You are the owner of this article.
You have permission to edit this article.
Edit
City eyes collaboration with Gateway and UW-Madison on automated transit research
CITY OF RACINE

City eyes collaboration with Gateway and UW-Madison on automated transit research

{{featured_button_text}}

RACINE — The City of Racine has proposed collaborating with the University of Wisconsin-Madison and Gateway Technical College to fund a research project on automated transportation as part of the city’s smart-city initiative.

William Martin, the city’s chief innovation officer, this week presented the proposed research agreement between the city and UW-Madison for the research project entitled “Advancing Autonomy in Public Transportation.” Each entity, including Gateway, would contribute $250,000 to purchase, calibrate and set up electric, autonomous shuttle buses. The bulk of the city’s contribution would go towards the actual vehicle and equipment, which the city would own.

The project, according to Martin, would revitalize Racine’s reputation for innovation and invention.

“We’ve been nicknamed ‘Invention City’ because of the number of patents that helped to grow this city,” said Martin. “This is now a proactive effort to continue moving toward innovation, and being able to build on smart mobility is a part of that portfolio.”

Future transportation

Martin said the decision to use a smaller shuttle bus, as opposed to a full-sized 40-passenger bus, is both practical and financial.

“One of the issues for mass transit now is it’s designed to carry as many people as possible on what is essentially a tank of a civilian vehicle,” Martin said. “But they’re only really financially viable if we fill it.”

Filling a 40-person bus during a pandemic is “the last thing you want to do,” said Martin, but even under normal conditions, the size of the buses make them more costly and gives them less flexibility on routes. Martin said the smaller shuttles would be more nimble and could target much-needed routes, such as connecting residential areas to area employers.

“This allows us to begin to look at how we reconnect folks to opportunity, and to be able to do it in a much more efficient way than to have a 40-passenger bus be the only option for folks who do not have their own personal transportation,” Martin said.

As part of the agreement, UW-Madison’s School of Engineering would have an office in Racine where its researchers and Gateway faculty would collaborate on the project. Gateway students would have the opportunity to learn the practical and technical aspects of electric and automated vehicles, which Martin said would prepare them for jobs in those developing fields.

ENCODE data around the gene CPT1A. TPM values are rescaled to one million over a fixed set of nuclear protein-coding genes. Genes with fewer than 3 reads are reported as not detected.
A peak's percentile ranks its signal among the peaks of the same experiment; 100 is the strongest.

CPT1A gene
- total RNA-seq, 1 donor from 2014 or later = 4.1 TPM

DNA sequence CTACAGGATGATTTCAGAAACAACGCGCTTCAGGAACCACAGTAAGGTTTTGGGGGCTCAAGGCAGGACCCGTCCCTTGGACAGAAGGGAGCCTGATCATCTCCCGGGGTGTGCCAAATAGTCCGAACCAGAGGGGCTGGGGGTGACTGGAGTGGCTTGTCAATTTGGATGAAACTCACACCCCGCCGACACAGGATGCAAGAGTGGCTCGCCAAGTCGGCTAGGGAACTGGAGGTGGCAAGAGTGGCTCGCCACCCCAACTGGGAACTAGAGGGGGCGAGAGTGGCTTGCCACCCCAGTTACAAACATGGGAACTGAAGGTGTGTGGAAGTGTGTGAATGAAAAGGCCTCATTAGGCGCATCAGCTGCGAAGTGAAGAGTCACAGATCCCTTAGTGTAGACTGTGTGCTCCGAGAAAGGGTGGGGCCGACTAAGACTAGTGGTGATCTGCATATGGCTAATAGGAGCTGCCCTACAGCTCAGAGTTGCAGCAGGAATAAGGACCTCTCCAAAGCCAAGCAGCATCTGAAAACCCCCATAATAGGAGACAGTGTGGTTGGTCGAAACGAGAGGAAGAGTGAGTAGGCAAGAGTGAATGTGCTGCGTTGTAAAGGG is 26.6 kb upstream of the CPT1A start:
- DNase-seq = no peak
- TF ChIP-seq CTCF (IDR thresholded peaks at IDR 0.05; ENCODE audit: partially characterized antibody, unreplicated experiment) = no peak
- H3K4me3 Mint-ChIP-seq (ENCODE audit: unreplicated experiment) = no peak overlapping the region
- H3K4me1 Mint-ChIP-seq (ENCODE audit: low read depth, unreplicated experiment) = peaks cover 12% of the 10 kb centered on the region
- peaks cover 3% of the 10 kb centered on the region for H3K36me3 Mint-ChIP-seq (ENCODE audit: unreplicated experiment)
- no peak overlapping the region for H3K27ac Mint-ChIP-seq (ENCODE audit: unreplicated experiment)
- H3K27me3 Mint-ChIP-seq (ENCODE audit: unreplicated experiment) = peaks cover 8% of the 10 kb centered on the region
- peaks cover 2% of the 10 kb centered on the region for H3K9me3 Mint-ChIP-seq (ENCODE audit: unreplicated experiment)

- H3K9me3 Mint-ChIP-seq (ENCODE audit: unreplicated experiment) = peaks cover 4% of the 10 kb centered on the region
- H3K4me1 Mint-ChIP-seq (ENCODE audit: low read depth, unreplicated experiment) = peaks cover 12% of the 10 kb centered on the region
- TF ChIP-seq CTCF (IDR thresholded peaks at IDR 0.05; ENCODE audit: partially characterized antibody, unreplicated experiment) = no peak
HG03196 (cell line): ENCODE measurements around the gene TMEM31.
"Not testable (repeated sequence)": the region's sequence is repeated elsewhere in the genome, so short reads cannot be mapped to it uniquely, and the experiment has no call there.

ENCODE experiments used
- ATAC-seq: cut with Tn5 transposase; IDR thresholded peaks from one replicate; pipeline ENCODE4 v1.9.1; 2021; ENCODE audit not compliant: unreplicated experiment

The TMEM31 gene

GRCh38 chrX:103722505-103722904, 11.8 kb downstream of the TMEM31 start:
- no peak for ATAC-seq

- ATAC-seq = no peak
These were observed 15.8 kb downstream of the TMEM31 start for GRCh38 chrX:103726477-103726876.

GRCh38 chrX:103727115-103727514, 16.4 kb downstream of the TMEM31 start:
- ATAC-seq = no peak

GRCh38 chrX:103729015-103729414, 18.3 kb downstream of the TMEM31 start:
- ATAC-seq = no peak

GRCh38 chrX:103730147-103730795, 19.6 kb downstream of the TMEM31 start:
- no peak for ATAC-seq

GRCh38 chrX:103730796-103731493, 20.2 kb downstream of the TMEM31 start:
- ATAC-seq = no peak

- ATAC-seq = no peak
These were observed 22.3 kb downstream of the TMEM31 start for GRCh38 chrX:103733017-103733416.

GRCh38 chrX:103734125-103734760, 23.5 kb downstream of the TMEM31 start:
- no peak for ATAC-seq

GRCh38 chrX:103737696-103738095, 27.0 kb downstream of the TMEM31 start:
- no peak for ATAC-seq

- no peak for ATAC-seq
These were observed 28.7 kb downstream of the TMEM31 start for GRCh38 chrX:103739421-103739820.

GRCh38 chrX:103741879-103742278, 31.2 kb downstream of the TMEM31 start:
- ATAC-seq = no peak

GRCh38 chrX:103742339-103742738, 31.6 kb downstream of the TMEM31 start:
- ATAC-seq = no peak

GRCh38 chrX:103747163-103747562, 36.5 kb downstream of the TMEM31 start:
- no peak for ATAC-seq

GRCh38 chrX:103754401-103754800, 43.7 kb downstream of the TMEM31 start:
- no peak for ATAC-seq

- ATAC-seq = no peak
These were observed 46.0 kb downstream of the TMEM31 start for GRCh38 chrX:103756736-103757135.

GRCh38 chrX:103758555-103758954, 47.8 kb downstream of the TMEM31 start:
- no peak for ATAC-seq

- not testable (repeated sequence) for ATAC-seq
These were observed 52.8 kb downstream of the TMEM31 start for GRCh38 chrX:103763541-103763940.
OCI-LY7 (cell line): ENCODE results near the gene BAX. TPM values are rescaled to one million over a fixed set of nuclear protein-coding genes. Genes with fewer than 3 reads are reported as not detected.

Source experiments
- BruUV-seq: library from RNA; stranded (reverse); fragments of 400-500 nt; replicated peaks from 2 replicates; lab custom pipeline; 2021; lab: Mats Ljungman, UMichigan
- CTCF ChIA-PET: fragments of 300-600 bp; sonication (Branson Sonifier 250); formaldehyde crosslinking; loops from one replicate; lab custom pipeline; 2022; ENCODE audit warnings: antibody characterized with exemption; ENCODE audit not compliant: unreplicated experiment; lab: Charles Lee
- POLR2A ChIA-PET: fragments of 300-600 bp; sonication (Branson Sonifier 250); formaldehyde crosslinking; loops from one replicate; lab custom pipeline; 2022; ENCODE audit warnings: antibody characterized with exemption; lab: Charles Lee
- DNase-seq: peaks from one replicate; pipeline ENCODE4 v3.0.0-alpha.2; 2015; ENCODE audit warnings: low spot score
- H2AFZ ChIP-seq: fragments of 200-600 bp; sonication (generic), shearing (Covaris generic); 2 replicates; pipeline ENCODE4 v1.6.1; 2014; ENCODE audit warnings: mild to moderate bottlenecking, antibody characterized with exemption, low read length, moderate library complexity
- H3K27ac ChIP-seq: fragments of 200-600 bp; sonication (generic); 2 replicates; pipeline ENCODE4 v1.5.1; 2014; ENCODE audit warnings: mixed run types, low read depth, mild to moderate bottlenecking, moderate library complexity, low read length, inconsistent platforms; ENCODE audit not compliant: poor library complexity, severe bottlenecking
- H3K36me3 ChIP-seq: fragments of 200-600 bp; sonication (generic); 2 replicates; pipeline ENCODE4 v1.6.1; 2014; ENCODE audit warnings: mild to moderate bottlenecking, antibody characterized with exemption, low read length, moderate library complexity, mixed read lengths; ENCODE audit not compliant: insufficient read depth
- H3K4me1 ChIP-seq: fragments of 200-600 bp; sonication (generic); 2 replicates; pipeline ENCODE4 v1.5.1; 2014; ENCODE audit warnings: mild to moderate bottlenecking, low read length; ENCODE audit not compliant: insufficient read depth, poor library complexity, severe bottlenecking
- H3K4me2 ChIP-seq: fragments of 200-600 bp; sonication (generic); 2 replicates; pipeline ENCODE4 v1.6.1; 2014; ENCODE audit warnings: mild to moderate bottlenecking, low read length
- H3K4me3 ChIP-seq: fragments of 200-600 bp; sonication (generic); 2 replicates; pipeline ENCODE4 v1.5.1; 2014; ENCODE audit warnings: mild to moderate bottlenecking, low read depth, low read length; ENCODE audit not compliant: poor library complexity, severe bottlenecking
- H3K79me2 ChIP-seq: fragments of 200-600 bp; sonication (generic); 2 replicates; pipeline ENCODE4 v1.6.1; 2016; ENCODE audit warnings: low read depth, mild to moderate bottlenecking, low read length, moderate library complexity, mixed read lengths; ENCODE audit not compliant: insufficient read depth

“This is going to affect mechanics and repair service for these kinds of vehicles, and having Gateway Technical College be a first part of that allows students to become some of the first with these opportunities,” Martin said.

Grant to fund e-bus purchases

In other transit matters, the Finance and Personnel Committee on Monday approved a request to accept $3,183,723 in grant funds from the Federal Transit Administration Low or No Emission Vehicle Program. In conjunction with the funds received in 2019 from the state’s Volkswagen settlement, the funds will go toward purchasing nine electric buses and their charging equipment.

Mayor Cory Mason told the committee the funding would not only help the city mitigate pollution, but also mitigate its budget woes.

“I think it also helps facilitate, once we get these electric buses online, what might be the most energy-efficient bus fleet in the state,” said Mason.

The committee forwarded the collaboration study and bus grant items to the City Council with a recommendation to approve them. The next council meeting is scheduled for 7 p.m. on Tuesday virtually and will be live-streamed for the public on the city’s Facebook page: Facebook.com/CityOfRacineWI/.

“We’ve been nicknamed ‘Invention City’ because of the number of patents that helped to grow this city. This is now a a proactive effort to continue moving toward innovation and being able to build on smart mobility is a part of that portfolio.” William Martin, City of Racine chief innovation officer

"We’ve been nicknamed 'Invention City' because of the number of patents that helped to grow this city. This is now a a proactive effort to continue moving toward innovation and being able to build on smart mobility is a part of that portfolio."

William Martin, City of Racine chief innovation officer

Quote
0
1
0
0
0

Get Government & Politics updates in your inbox!

* I understand and agree that registration on or use of this site constitutes agreement to its user agreement and privacy policy.

Reporter

Christina Lieffring covers the City of Racine and the City of Burlington and is a not-bad photographer. In her spare time she tries to keep her plants and guinea pigs alive and happy.

Related to this story

Get up-to-the-minute news sent straight to your device.

Topics

News Alert

Breaking News